by Michael Russo
As the wind picks up speed, the loose-laid, single-ply roof membrane reacts almost instantly, a subtle ripple coursing through the tough 60-mil sheet. As air is forced through the perimeter roof vents, the negative pressure kicks in, forcing the membrane tight against the insulation below. At the same time, the wet polyisocyanurate (ISO) left in the existing roof system begins to dry out.
It is the negative pressure roofing system in action on a retrofit. Also referred to as a ‘wind-vented’ roof, the design is protected by more than 25 patents and is proven in thousands of roof installations encompassing approximately 9 million m2 (94 million sf) in the United States, Canada, andthe Virgin Islands.
The science behind the system is simple—no smoke and mirrors. When an air seal is formed using a newly installed single-ply membrane, a low-pressure condition is created on the underside of the roof. Any moisture in the existing wet roof insulation is pulled up through perimeter roof vents. It is the same phenomenon as seen in a low-pressure weather system forcing water vapor out of the ground. The U.S. Department of Energy (DOE) has documented the system’s ability to dry out wet roof insulation.
Further, a ‘dry-out’ rider is an optional part of the guarantee. The rider says the manufacturer will come back in two years and cut a core sample from the roof to ensure at least 90 percent of the existing insulation is dry. Based on previous experience, the dry-out period may be shorter depending on the saturation level of the insulation.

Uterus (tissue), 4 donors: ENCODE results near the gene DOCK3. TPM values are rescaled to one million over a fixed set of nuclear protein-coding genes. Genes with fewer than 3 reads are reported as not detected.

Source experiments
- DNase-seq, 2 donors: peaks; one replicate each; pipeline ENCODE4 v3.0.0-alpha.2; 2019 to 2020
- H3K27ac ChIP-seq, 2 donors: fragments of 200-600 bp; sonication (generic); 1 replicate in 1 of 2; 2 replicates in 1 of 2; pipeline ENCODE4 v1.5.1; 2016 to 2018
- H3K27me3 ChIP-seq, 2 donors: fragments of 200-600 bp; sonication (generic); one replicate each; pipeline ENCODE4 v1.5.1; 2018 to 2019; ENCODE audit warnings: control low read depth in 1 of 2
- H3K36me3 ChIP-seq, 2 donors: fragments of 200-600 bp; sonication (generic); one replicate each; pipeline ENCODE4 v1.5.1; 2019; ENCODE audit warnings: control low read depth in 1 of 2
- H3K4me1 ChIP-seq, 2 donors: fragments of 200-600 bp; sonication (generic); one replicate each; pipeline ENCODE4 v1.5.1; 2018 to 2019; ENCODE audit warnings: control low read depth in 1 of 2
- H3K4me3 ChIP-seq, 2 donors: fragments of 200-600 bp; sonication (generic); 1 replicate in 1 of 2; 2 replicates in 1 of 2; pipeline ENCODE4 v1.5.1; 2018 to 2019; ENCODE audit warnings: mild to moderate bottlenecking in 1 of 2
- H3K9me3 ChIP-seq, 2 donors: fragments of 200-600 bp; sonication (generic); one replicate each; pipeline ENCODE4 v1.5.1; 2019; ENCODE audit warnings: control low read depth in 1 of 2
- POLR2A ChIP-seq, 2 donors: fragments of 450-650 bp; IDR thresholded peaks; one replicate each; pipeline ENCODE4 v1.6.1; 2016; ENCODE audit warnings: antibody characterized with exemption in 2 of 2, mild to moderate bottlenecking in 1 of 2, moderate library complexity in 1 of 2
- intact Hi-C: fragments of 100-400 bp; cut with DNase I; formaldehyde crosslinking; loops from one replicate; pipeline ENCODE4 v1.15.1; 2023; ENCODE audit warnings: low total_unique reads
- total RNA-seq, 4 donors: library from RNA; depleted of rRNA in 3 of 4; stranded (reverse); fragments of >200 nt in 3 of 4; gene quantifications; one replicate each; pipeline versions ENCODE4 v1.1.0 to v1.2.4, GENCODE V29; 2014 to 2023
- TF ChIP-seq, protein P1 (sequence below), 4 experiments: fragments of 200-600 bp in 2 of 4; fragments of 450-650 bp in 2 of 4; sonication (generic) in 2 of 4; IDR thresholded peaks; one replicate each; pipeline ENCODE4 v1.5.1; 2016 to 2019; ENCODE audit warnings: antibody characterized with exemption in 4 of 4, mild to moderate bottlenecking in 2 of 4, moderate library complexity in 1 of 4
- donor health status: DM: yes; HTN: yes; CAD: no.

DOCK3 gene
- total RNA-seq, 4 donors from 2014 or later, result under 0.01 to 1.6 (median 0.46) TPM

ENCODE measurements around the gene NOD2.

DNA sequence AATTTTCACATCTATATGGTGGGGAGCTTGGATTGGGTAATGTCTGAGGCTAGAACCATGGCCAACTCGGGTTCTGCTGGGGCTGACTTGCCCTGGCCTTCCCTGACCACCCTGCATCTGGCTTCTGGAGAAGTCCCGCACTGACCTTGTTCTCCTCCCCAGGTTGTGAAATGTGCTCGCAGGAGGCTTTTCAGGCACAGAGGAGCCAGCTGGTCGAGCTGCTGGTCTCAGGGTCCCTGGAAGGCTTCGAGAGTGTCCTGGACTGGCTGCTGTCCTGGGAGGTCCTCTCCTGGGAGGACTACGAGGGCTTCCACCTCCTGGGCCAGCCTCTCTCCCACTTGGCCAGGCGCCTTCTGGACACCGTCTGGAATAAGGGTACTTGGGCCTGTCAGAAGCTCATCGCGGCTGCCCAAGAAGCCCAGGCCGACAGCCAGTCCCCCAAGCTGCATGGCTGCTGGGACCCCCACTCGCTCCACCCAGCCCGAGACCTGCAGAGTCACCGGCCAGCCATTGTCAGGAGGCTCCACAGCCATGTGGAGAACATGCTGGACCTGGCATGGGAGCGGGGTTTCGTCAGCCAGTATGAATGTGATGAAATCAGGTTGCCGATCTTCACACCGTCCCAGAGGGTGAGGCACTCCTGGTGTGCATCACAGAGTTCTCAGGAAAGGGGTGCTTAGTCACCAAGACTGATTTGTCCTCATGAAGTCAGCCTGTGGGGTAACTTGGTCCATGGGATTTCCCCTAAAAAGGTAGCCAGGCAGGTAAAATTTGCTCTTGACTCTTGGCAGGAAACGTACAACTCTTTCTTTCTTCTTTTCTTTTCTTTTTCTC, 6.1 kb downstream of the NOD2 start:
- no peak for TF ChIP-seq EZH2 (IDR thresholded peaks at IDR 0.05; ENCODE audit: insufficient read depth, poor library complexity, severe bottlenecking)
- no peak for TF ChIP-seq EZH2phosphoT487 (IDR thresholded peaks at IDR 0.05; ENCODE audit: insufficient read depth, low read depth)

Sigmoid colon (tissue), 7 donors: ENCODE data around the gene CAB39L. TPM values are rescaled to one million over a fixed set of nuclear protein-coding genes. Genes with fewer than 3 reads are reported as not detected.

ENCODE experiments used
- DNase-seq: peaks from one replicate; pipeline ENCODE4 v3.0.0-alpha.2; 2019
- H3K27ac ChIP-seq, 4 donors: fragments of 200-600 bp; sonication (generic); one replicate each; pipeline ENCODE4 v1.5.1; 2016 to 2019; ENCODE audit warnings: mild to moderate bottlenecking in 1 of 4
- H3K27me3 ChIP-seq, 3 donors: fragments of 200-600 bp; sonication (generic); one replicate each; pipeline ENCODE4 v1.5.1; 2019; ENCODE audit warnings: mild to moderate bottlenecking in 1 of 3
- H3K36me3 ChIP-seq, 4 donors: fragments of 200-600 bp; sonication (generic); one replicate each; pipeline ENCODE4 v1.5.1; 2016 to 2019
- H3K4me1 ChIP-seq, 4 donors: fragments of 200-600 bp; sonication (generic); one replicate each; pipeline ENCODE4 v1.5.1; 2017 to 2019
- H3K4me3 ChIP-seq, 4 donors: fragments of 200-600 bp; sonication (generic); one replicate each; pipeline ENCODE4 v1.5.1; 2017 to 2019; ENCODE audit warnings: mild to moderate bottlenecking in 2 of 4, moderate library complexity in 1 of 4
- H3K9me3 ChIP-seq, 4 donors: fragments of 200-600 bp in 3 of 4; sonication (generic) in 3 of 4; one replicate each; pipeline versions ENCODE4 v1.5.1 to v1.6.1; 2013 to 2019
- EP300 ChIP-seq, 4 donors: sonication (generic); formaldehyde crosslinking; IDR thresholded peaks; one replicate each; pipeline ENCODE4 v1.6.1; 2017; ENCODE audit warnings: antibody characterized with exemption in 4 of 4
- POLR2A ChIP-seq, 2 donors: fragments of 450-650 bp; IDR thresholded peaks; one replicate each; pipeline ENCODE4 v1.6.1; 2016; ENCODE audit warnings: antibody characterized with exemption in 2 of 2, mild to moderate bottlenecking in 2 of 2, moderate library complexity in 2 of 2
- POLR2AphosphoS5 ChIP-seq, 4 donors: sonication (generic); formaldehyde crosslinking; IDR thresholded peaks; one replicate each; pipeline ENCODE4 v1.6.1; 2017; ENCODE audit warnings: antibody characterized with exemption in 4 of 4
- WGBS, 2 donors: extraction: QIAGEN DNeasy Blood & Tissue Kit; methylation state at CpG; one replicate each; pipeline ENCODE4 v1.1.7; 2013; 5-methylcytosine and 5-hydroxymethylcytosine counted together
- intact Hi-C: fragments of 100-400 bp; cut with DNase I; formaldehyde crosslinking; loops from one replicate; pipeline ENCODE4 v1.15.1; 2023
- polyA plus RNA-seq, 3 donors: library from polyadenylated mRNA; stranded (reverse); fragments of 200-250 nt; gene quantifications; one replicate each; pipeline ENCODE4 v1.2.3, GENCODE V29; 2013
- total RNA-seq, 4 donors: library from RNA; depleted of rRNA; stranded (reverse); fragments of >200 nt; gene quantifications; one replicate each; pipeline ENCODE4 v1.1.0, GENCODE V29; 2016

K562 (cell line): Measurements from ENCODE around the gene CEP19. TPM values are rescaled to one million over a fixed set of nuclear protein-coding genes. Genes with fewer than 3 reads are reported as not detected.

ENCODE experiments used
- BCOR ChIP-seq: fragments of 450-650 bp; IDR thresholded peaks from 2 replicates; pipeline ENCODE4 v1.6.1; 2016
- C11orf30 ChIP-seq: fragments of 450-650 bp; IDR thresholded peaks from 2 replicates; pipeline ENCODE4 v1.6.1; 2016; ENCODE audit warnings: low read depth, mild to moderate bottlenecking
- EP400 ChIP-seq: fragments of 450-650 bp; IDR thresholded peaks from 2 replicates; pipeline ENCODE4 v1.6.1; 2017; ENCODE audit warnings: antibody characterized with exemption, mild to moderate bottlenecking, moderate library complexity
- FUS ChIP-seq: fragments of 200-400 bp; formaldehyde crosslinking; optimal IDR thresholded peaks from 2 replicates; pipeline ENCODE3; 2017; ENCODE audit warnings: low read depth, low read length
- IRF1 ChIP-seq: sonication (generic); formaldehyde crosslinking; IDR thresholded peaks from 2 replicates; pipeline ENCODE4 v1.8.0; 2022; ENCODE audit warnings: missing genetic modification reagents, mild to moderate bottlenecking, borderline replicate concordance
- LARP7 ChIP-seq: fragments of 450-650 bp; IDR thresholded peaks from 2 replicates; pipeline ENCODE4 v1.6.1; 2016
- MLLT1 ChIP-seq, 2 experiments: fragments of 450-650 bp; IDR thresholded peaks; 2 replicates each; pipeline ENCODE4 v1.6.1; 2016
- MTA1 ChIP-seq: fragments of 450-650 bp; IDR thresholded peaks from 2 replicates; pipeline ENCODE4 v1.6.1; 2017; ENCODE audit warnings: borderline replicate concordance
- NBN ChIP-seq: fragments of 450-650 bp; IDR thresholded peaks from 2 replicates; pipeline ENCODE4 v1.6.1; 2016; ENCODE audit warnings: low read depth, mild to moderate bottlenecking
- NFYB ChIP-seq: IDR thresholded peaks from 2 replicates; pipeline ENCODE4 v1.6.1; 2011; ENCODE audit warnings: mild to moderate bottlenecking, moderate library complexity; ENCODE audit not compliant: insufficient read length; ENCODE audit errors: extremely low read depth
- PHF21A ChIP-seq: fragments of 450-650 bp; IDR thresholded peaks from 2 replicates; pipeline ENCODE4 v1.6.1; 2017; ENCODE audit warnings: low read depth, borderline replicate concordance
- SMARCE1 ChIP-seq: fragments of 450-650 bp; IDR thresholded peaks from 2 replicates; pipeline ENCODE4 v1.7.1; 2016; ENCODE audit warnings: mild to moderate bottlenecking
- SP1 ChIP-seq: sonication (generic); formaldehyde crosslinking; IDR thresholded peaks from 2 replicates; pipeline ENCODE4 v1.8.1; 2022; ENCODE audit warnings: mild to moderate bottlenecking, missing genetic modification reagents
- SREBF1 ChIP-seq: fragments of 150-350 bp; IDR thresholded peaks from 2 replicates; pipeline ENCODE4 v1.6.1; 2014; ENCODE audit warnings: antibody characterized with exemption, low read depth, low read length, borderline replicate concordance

How wet is wet? One independent manufacturer’s representative recalls a recover over a cold storage facility in Kansas City, Missouri, that probed the limits of what the design can do. “When I pulled the core on the original roof, the core machine filled up with water,” says the representative. “A fish might have lived in that roof, it was so wet, but the recover installation was approved.”
On a routine leak call on the same building four years later, the roofing professional re-cored the roof in the same spot.
“I pulled out the fiberglass (insulation) and wrung it out in my hands—no evidence of liquid water—the insulation just felt cold, so probably some residual moisture in the fiberglass.”
According to Timothy Fogue, who spent two decades serving as project designer at Iowa State University (ISU) in Ames, the wind-vented system’s ability to dry-out wet roofs has proven itself on numerous projects at the school over the past 15 years. ISU has almost 139,355 m2 (1.5 million sf) of roofing in service on its main campus and two branches in Vinton and Council Bluffs.
Fogue had documented one such success story on the Scheman Building at the Iowa State Center. The structure’s metal deck was inspected from below before installation of the wind-vented roof. The existing built-up roof (BUR) included a vapor retarder mopped to the steel deck. At some point, this system had been recovered with a single-ply membrane and insulation. An infrared scan of the roof showed areas of wet insulation. A cored area revealed the insulation in both the existing roof systems was saturated, but the deck was in good condition. The roof was then recovered with a single-ply membrane using the negative pressure roof design. The cored area with the saturated insulation was re-cored about 18 months after installation, and the roof system was completely dry, according to Fogue.
Standing up to Sandy’s fury
Hines & Associates has more than 30 years of experience in commercial roofing and has been directly involved in the repair, maintenance, and application of more than 2 million m2 (20 million sf) of roof membrane in the New Jersey/New York/Pennsylvania area alone.